Hope did indeed abound as Belmont University hosted its inaugural Hope Summit October 24-26. The three-day event focused on making hope real in participants’ lives, work and communities. The central theme of the week – unleashing creativity and innovation so that regions can thrive—was inspired by the University’s strategic visioning process for 2030.
The event offered the opportunity for the Belmont community to lean in and experience Pathway 2 of its Strategic Trajectory: Data-Informed Social Innovation to Help Regions Thrive.
“It’s easy to spend time learning about how best to nurture your community, but the Belmont community is interested in developing tangible hope,” said Dr. Josh Yates, executive director of the Belmont Innovation Labs and one of the main architects of this year’s Summit. “Social innovation means creative problem-solving and pursuing opportunities to generate social good. The Hope Summit helps us discover ways we can rethink some of these ideas for the betterment of our own region.”
Unleashing Creativity and Innovation
Monday’s opening session began with a discussion between University President Dr. Greg Jones and Dr. Kim Tan, co-founder of the Transformational Business Network (TBN). Tan’s approach to social impact seeks ways to design and build profitable, scalable business that addresses a wide array of social issues including conservation, human trafficking, housing and more.
This type of work provides a more dignifying experience to those in need by offering independence, the ability to provide for their families and the freedom to choose. His faith guides his business practices while welcoming people of all or no faiths. “We’re faith-based without being faith-biased,” he said. “The stronger your center, the more you can embrace the edges,” he said. “Being faith-based is important because it is the well from which we draw, but we should be interacting with people of other faiths and no faiths to provide the opportunity for others to see our faith in action and ask questions.”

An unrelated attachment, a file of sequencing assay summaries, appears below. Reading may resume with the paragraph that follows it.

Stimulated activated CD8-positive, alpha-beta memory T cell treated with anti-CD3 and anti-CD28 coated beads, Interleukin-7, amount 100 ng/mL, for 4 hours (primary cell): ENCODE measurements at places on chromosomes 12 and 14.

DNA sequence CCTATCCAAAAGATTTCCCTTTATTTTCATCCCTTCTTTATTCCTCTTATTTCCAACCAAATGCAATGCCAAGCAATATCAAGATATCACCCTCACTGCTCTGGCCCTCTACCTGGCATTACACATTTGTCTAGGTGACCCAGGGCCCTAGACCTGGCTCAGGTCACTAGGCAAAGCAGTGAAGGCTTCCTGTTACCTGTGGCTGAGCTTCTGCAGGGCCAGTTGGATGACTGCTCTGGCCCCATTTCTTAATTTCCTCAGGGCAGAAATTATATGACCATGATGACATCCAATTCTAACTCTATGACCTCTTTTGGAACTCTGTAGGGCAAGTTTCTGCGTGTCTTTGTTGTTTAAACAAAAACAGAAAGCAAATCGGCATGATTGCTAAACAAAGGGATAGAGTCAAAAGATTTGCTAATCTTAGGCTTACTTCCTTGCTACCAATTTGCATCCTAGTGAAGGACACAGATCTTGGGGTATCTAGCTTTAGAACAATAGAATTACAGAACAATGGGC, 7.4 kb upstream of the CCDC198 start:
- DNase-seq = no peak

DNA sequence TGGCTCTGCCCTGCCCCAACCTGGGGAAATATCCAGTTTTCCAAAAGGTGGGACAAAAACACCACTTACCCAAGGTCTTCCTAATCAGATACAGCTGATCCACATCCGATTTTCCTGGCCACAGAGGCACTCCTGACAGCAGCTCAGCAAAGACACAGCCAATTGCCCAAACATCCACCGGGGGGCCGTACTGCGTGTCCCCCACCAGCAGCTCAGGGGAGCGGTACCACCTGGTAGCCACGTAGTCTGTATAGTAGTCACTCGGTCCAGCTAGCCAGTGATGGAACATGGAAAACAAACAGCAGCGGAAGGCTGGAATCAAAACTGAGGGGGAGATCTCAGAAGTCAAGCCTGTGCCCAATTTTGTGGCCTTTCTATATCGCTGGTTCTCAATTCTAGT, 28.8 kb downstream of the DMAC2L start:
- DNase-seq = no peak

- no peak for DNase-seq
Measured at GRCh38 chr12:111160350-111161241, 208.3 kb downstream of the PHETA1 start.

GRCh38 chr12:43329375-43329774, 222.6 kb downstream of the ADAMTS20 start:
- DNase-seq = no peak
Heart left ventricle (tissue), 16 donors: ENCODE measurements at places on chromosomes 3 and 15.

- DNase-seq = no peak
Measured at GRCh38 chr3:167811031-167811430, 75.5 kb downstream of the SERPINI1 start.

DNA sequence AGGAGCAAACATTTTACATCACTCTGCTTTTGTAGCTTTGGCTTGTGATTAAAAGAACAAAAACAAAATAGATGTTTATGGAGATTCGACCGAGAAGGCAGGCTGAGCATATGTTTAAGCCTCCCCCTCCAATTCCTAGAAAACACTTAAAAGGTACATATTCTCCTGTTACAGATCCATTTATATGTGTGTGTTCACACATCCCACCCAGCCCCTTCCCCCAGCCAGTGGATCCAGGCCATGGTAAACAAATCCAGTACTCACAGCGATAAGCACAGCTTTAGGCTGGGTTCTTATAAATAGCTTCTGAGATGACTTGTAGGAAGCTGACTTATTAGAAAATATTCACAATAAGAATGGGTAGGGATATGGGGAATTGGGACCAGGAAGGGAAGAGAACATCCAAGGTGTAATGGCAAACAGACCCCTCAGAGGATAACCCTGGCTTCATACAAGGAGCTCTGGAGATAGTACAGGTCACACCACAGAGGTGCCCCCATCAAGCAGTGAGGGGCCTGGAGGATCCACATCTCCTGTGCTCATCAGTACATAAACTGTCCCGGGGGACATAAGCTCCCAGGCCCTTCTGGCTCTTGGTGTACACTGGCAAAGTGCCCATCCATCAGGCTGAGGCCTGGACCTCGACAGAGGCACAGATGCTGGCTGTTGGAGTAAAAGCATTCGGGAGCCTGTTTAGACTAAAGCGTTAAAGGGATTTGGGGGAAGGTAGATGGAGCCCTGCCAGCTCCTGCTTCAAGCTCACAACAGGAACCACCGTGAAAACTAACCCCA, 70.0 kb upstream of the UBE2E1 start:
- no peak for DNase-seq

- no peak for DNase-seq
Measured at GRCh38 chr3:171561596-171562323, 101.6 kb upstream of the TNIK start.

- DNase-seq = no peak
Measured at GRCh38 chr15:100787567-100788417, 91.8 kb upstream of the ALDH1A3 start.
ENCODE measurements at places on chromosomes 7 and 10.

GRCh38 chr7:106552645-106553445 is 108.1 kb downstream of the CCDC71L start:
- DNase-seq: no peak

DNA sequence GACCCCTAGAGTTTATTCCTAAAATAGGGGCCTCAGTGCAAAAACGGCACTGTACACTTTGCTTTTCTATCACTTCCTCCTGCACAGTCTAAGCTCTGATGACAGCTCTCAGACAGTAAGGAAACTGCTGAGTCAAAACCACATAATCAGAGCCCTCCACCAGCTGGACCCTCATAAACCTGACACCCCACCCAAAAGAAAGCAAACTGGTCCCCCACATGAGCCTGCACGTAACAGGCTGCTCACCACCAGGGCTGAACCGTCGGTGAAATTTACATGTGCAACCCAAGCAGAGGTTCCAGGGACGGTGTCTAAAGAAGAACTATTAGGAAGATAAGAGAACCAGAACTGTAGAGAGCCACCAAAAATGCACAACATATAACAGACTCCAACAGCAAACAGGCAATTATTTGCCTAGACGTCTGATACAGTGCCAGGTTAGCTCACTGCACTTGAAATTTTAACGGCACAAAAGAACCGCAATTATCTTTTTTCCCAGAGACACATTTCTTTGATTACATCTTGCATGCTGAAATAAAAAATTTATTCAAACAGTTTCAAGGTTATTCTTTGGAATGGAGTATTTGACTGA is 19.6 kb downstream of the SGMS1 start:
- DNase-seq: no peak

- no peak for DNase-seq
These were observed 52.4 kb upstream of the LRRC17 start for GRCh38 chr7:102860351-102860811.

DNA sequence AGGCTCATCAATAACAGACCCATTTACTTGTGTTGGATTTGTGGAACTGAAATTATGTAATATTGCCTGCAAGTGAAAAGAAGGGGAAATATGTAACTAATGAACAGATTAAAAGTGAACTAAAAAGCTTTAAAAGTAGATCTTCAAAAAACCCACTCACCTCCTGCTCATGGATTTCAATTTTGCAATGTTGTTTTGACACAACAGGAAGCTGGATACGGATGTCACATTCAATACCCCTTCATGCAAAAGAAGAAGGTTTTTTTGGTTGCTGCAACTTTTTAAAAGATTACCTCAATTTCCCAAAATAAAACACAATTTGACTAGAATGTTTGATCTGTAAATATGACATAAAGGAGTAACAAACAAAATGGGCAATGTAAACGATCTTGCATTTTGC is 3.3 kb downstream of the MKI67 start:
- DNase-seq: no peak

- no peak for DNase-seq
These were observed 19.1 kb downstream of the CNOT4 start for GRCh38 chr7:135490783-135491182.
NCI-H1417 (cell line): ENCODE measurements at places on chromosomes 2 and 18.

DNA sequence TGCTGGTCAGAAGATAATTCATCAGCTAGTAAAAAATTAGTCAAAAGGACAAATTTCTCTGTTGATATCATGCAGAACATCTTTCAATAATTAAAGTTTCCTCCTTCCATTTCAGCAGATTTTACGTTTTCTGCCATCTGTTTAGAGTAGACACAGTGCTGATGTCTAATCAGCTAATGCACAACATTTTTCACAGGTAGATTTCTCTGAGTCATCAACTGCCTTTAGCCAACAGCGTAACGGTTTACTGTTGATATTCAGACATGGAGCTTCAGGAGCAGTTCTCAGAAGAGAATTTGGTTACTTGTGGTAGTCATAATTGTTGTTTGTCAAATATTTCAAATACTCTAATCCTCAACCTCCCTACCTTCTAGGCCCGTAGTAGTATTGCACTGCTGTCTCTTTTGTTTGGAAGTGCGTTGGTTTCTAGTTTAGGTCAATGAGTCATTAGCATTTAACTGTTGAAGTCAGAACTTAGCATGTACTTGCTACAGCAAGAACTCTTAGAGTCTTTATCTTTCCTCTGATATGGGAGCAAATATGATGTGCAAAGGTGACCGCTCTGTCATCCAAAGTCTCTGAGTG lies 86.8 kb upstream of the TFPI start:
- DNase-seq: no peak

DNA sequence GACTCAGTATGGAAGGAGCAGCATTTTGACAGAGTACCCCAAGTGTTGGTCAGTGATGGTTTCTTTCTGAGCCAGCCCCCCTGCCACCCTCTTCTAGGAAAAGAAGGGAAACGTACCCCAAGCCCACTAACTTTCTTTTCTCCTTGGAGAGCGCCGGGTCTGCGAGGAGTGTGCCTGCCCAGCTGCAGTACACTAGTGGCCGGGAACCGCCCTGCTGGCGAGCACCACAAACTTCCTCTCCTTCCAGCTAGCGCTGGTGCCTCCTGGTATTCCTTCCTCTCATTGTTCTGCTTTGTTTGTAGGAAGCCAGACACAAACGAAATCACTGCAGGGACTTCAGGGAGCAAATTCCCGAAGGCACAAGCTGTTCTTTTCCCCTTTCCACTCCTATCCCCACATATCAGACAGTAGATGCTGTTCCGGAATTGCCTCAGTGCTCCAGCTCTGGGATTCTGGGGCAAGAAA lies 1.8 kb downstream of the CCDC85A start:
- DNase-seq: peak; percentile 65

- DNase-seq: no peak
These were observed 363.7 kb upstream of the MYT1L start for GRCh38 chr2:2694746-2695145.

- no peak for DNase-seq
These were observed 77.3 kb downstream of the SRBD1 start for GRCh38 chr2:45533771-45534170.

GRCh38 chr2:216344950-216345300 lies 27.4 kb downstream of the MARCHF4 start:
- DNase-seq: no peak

Tan shared countless stories illustrating creativity and social innovation that supports human flourishing. When looking for entrepreneurs to support, he seeks strong character above all. “Be teachable, have humility to learn and be confident enough to move aside as your business grows to bring in new people.”
Today, TBN is in six countries and mentors and funds hundreds of businesses.
Creativity and Storytelling
Monday’s afternoon session featured a conversation with Rick Rekedal, former DreamWorks executive and senior fellow for storytelling at Belmont, and Hall of Fame songwriter Tom Douglas.
A few years ago, Douglas delivered his induction speech to the Hall of Fame as a reply to a letter he received from a struggling songwriter. That letter—a story intended for a single person—went on to inspire the movie Love, Tom, a documentary on Douglas’ life. The session, which featured commentary from Rekedal—peppered between clips of the documentary and some of Douglas’s songs—focused on the importance of storytelling in all disciplines.
Rekedal shared that understanding the felt needs of an audience can make storytelling truly transformative. Whether it’s a 30-second YouTube clip or a $100 million television show, he asks all storytellers seeking to craft their message the same three questions: What do we stand for? How do we want to stand for it? Who is it for?
“Getting to the heart of what we stand for is fundamental when we start to become storytellers,” he said. “We must know what we’re about. As we consider massive social problems that require massive efforts to address, we start with reaching one other person. Our ‘pebble’ can be the avalanche of change.”
Between Rekedal’s words, Douglas’s heartfelt stories provided clarity of the duo’s narrative vector: Every person touched by Belmont is touched by story that is changing the world, which activates them to share their stories even further.
Champions of Hope